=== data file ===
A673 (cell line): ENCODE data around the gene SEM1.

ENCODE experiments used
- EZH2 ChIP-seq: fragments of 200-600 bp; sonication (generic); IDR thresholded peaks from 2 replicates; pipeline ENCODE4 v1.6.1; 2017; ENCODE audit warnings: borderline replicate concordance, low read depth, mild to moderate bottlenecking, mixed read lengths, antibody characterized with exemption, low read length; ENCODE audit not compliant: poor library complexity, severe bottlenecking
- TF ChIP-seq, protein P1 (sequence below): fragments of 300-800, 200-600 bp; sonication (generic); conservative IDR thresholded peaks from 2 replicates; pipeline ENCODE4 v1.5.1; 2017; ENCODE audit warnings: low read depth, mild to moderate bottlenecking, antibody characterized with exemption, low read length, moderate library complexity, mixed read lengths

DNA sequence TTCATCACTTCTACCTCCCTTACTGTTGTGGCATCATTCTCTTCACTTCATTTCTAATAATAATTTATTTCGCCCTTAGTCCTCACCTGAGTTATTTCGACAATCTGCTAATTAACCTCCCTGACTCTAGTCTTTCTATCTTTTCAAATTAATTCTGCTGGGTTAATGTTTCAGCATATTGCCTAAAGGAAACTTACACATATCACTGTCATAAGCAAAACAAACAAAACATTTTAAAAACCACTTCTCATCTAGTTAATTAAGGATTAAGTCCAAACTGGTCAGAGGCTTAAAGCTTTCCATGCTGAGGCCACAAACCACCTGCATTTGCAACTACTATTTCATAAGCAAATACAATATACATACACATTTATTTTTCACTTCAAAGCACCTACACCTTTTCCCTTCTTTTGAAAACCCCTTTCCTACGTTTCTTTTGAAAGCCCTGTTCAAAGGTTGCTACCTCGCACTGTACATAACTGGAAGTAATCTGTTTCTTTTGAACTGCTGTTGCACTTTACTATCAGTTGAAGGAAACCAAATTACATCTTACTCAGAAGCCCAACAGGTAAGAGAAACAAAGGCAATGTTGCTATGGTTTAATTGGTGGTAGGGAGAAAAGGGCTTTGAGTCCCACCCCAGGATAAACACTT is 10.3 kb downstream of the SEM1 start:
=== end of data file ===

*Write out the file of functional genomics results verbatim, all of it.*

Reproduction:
A673 (cell line): ENCODE data around the gene SEM1.

ENCODE experiments used
- EZH2 ChIP-seq: fragments of 200-600 bp; sonication (generic); IDR thresholded peaks from 2 replicates; pipeline ENCODE4 v1.6.1; 2017; ENCODE audit warnings: borderline replicate concordance, low read depth, mild to moderate bottlenecking, mixed read lengths, antibody characterized with exemption, low read length; ENCODE audit not compliant: poor library complexity, severe bottlenecking
- TF ChIP-seq, protein P1 (sequence below): fragments of 300-800, 200-600 bp; sonication (generic); conservative IDR thresholded peaks from 2 replicates; pipeline ENCODE4 v1.5.1; 2017; ENCODE audit warnings: low read depth, mild to moderate bottlenecking, antibody characterized with exemption, low read length, moderate library complexity, mixed read lengths

DNA sequence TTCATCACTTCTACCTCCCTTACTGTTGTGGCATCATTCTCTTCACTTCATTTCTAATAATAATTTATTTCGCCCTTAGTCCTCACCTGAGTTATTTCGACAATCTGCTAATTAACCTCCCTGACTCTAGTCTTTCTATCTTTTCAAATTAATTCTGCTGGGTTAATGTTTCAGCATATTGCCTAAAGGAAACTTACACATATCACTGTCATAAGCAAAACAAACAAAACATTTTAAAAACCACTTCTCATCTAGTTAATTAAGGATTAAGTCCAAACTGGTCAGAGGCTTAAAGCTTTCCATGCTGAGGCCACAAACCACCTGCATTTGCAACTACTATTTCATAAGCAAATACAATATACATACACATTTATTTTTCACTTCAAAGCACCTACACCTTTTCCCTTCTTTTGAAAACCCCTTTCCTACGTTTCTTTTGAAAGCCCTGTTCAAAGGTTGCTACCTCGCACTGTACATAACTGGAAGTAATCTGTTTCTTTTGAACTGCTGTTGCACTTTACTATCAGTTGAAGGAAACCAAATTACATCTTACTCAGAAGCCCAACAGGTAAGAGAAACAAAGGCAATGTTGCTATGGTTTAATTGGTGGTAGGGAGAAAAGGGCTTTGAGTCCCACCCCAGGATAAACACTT is 10.3 kb downstream of the SEM1 start: